ABOVE: Ken Chenault, American Express CEO and Chairman
Boy…did this year go by fast. We are already approaching a New Year – 2017.
As you know, with every New Year, there will be NEW changes.
I am pleased that so many of you have been so interested in getting ahead at work and taking a few minutes each week to read the Race to the Top articles, or simply sharing the article with someone you know.
The goal has been simple: to answer the questions that come up most at the beginning and throughout a career. And, if all goes well, great companies will find and keep great talent.
It’s hard to believe it has been almost 15 years since Newsweek Magazine published a cover story on the three Black Americans about to reach the top jobs in corporate America.
Dick Parsons, viewed as “deal maker,” was set to lead AOL-Time Warner, a mega media enterprise. Stanley O’Neal, a one-time stock broker, was about to take the helm at Merrill Lynch, one of the nation’s leading brokerage organizations. And, Ken Chenault, with 25 years at the company, was about to take over American Express, known for its commitment to customer service and its affluent customer base.
I remember the excitement. Until then, there were no clear signs that African Americans were rising to the top jobs in corporate America. And, in each case, their predecessors whole-heartedly supported their replacements, commenting that race was not a factor in the decision.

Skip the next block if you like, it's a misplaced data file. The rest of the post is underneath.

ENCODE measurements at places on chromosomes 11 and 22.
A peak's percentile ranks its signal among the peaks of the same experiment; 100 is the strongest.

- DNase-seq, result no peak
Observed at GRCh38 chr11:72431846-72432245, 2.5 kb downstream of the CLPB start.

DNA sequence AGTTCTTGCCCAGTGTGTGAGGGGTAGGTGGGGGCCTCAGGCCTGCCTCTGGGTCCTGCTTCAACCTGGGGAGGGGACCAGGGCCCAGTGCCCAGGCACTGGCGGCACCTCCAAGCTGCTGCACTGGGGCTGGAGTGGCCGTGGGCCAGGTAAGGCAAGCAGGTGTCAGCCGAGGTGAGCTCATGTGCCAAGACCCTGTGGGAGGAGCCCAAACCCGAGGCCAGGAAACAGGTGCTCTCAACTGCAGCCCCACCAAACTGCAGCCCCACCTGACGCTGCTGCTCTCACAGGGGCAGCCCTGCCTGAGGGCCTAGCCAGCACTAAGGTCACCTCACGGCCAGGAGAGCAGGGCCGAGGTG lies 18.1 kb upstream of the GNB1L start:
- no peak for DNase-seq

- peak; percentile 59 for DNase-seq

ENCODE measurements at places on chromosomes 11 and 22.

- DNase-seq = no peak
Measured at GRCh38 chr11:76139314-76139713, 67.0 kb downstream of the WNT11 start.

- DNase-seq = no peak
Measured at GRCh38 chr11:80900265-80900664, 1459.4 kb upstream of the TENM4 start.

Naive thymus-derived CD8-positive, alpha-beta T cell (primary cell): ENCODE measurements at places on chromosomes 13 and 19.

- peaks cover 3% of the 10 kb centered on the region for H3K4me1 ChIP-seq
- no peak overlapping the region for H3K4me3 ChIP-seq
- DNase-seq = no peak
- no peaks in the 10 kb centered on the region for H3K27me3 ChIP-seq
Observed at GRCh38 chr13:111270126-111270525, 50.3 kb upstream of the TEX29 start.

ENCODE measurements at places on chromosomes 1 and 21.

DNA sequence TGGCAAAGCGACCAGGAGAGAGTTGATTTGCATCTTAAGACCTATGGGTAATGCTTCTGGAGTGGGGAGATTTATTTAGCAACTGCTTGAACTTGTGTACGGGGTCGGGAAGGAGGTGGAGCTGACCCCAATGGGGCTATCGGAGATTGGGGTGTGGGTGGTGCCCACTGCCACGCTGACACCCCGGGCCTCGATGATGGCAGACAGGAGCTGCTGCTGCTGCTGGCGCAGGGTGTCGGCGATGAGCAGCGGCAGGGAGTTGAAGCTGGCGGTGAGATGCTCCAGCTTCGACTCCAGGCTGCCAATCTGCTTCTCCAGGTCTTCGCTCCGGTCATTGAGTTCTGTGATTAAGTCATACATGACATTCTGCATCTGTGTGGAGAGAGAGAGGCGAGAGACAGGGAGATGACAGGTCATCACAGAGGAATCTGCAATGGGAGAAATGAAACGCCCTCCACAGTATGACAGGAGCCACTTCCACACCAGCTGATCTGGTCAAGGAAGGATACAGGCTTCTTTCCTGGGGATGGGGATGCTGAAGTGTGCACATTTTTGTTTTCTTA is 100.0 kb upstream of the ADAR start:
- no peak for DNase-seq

It would be very difficult to argue that these three men did anything during their careers other than over perform. While all three were very different managers, with different styles, they all knew their organizations and their cultures. And, importantly, all three were focused on making sure that people of color could enter and excel in corporate America, just like any other group.
I started working at American Express before Ken Chenault became CEO and had the pleasure of representing the company for many years under his leadership. My job in Corporate Affairs and Communications gave me an invaluable opportunity to work with him, learn from him and to be part of efforts to build camaraderie and create opportunities for talented people in the organization. Ken was, I thought, very open when it came to career advice – and he expected leaders to do the same.
Through this column, I am going to continue to try and live up to Ken’s example: the advice won’t always be easy to accept, but it will help people get ahead at work. Even in the current economic environment, Houston is poised to create more opportunities than any other major city in the country. That means lots of people can succeed.
Have a great New Year and keep reading Race to the Top!
Lilyanne has worked in corporate America for 25 years and has supported eight CEOs. She wants to answer your career questions, so you can get ahead at work. Email them to Lilyanne@racetothetopcareers.com, rttcareers.com or your other connect at the Houston Forward Times.